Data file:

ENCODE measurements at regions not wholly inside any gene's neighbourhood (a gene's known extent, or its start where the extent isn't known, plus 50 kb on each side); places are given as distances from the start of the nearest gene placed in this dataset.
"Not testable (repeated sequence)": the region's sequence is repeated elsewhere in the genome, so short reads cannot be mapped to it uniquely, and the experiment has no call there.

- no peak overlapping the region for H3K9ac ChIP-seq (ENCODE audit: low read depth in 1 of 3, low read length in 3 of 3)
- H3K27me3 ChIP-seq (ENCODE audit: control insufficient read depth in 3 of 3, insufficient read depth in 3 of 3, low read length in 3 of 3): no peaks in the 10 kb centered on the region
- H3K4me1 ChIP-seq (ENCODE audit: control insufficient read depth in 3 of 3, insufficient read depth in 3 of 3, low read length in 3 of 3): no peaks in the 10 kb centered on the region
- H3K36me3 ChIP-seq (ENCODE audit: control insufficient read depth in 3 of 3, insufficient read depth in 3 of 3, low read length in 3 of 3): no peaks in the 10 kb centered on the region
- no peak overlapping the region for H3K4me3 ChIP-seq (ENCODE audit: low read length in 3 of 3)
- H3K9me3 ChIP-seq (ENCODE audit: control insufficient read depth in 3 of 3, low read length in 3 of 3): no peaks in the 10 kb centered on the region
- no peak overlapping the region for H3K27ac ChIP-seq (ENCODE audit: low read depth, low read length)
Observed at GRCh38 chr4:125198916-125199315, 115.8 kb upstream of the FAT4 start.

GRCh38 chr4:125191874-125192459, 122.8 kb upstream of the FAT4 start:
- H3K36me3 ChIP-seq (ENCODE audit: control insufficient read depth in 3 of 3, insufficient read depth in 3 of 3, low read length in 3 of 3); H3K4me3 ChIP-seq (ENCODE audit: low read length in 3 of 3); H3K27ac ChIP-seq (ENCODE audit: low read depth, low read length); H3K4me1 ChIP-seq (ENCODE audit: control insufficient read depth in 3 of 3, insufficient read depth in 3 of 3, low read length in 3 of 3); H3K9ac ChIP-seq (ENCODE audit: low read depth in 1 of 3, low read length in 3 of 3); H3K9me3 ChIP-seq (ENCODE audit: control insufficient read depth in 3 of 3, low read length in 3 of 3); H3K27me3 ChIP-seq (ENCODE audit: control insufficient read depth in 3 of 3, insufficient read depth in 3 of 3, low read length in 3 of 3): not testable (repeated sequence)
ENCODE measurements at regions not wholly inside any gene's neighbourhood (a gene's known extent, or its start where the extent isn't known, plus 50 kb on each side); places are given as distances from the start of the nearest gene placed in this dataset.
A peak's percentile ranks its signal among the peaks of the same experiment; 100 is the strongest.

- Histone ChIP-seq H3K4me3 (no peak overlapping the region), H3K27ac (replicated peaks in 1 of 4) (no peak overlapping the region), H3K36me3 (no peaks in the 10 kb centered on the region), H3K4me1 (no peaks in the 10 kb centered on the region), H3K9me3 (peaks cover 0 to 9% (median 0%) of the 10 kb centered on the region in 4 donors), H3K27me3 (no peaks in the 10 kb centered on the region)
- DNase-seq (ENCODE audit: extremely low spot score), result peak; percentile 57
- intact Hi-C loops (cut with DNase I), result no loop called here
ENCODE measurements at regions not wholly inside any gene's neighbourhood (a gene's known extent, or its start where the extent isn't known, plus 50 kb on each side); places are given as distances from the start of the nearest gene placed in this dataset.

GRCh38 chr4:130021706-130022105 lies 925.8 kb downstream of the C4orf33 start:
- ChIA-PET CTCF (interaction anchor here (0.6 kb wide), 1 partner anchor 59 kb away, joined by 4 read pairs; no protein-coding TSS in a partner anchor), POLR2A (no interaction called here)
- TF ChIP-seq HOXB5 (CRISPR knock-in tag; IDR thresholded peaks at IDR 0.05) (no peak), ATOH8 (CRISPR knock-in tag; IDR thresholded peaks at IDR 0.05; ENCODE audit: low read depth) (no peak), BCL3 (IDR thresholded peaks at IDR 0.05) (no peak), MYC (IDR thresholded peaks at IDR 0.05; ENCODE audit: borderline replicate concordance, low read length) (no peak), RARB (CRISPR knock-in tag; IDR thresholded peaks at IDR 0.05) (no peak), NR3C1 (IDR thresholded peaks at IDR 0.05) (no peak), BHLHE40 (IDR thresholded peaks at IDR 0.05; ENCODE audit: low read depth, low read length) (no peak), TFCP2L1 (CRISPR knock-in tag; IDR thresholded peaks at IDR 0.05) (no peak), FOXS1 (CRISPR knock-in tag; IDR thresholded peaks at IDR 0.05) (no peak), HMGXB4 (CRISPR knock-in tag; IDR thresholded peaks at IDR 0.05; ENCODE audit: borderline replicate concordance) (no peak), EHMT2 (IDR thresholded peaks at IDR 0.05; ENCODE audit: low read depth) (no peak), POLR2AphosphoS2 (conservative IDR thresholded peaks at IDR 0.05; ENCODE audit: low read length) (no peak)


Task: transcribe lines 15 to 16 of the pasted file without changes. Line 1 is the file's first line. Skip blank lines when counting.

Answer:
- Histone ChIP-seq H3K4me3 (no peak overlapping the region), H3K27ac (replicated peaks in 1 of 4) (no peak overlapping the region), H3K36me3 (no peaks in the 10 kb centered on the region), H3K4me1 (no peaks in the 10 kb centered on the region), H3K9me3 (peaks cover 0 to 9% (median 0%) of the 10 kb centered on the region in 4 donors), H3K27me3 (no peaks in the 10 kb centered on the region)
- DNase-seq (ENCODE audit: extremely low spot score), result peak; percentile 57